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OA of the hip: The HIT Trial

23 June 2022 - Dr Simon Curtis

The 2017–18 National Health Survey (NHS) estimated that 2.2 million Australians have this condition, or one in eleven people in the population. Osteoarthritis has a huge impact, both on the individual and also the health system. And it can be a frustrating condition to manage, with limited evidence-based options for care.

A recently published research paper describes impressive results for a non-surgical intervention. Our colleagues from NB Medical in the UK describe this in their latest blog, published with permission here.

Osteoarthritis of the hip: common, painful, hugely limiting to function and quality of life and now post pandemic we and our patients face huge delays and barriers to surgical referral. We advise patients on weight loss, we refer if we can for physio and structured exercise programmed but the patient with pain and limitations on their quality of life and function keep coming back to us for help. What next?

To be fair, the treatment cupboard for OA has always looked pretty bare but it is barer still now that paracetamol and weak opioids have been removed as recommendations in the new draft NICE guidelines for OA NICE OA draft guideline, 2022. So, apart from weight loss and exercise, what else can we offer?

A recent trial called the HIT trial has published 2022;377;e068446. It deserves a prize for its short and punchy acronym alone (the Hip Injection Trial), but the results are similarly impressive. Patients with mild to moderate OA hip, but with significant pain and functional limitation, were randomised to best current treatment (BCT) comprising education and information or BCT plus ultrasound guided injection of local anaesthetic (lidocaine) plus or minus steroid (triamcinolone).  The improvements in the injection groups were rapid and sustained. For the combined injection patients had a 50% reduction in pain scores at 2 weeks, with a mean improvement of 25% over 6 months. The NNT at 2 months were just 2 for improved sleep, 3 for feeling better and 3 for no limits to functional activity. Those are impressive results. At 6 months pain relief was not sustained but functional improvements persisted.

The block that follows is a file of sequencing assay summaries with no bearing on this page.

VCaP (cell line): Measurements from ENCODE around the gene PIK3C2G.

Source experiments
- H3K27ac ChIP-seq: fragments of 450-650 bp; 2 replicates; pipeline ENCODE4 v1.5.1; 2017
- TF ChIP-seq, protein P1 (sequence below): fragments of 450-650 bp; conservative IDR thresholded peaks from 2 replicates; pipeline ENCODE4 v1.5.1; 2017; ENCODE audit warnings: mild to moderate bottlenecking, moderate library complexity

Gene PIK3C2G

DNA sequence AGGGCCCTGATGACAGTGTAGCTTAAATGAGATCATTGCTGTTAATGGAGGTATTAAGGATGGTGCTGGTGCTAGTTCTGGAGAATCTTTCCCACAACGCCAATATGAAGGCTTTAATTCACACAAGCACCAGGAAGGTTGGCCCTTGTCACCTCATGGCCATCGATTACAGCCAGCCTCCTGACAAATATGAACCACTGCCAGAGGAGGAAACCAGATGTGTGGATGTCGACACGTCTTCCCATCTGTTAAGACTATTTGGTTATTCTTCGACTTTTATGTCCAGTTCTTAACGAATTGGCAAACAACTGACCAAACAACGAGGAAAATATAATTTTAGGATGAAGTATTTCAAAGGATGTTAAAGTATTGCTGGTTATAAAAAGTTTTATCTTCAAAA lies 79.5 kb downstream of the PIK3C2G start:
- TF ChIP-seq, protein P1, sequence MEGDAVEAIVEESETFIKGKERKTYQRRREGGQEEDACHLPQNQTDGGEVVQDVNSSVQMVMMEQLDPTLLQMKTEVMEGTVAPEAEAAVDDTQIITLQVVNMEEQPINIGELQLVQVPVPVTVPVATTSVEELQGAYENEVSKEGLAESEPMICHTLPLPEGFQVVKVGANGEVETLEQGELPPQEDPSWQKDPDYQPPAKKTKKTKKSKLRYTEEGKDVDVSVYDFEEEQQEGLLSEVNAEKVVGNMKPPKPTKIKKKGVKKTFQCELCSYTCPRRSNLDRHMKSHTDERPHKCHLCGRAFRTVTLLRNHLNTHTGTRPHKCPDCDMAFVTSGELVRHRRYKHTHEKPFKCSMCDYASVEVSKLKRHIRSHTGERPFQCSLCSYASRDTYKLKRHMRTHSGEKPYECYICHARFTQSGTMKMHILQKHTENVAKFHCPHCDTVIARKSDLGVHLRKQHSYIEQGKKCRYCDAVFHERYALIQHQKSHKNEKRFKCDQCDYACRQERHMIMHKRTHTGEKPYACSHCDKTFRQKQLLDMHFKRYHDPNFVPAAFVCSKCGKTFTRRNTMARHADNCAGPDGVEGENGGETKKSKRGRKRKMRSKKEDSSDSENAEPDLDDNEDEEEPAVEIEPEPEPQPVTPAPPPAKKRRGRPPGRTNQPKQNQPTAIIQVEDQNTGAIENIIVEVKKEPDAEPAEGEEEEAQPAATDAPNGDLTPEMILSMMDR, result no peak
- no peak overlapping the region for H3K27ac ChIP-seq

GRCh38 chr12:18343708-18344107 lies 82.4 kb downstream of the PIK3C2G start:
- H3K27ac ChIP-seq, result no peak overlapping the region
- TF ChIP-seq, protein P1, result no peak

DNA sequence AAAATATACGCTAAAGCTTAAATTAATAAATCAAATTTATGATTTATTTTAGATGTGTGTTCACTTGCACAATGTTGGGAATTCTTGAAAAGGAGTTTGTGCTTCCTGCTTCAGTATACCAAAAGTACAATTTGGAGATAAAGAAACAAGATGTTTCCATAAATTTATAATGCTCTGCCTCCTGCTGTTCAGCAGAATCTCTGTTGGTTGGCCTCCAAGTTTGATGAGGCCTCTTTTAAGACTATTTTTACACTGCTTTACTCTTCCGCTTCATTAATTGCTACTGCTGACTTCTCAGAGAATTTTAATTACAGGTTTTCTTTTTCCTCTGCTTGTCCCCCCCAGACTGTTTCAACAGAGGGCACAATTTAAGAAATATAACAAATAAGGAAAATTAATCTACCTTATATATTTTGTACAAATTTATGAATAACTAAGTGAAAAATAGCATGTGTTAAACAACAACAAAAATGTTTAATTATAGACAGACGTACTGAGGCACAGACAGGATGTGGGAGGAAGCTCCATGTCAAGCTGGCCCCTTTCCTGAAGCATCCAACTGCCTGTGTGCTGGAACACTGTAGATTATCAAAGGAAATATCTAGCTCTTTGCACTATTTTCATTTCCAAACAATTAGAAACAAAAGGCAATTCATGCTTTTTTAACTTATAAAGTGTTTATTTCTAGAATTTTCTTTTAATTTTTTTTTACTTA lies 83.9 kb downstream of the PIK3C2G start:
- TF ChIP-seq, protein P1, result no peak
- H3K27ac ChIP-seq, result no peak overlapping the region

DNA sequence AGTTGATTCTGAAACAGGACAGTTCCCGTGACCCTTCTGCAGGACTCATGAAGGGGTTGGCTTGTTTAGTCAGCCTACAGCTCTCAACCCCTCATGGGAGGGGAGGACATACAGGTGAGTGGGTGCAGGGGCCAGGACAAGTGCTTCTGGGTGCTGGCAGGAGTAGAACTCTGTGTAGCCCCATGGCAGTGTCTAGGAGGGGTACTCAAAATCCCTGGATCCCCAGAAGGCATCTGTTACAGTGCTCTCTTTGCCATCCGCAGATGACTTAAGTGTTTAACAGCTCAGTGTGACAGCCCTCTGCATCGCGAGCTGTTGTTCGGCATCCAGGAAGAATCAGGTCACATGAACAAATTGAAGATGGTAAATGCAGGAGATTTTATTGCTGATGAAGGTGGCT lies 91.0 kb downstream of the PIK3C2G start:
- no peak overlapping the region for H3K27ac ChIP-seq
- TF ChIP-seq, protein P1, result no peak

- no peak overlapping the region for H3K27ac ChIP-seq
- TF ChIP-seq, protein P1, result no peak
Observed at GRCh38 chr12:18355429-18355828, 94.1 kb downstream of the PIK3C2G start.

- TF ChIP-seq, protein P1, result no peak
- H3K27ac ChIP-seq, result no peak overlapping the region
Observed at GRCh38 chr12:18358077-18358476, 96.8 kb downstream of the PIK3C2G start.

Interestingly, the anti-inflammatory effect of the steroid was most beneficial when the scan revealed active synovitis or effusion.  It suggests the anti-inflammatory benefits will be greater earlier in the disease process when there is still some joint lining to become actively inflamed. Once we get to ‘bone on bone’ it is an intervention which is less likely to help.  In an accompanying editorial BMJ2022;377:o1028 the authors discuss how this confirms that we should discard the old view of OA as being due to ‘wear and tear’, and conceptualise the pathology instead as a model of ‘tear, flare and repair’. The term ‘wear and tear’ arthritis should be abandoned;  it is negatively framed, reinforces expectations of inexorable decline and discourages exercise and use which we know is beneficial.

So, we have a non-surgical intervention for OA that gives rapid and effective short-term relief whilst patients are waiting for surgery. Let us hope our commissioners make it available to us and our patients just as rapidly!

This blog was originally published on

Dr Simon Curtis
Dr Simon Curtis

Simon is the Medical Director NB Medical Education, an NHS GP in Oxford and Hon Senior Clinical Lecturer in General Practice, Oxford University.

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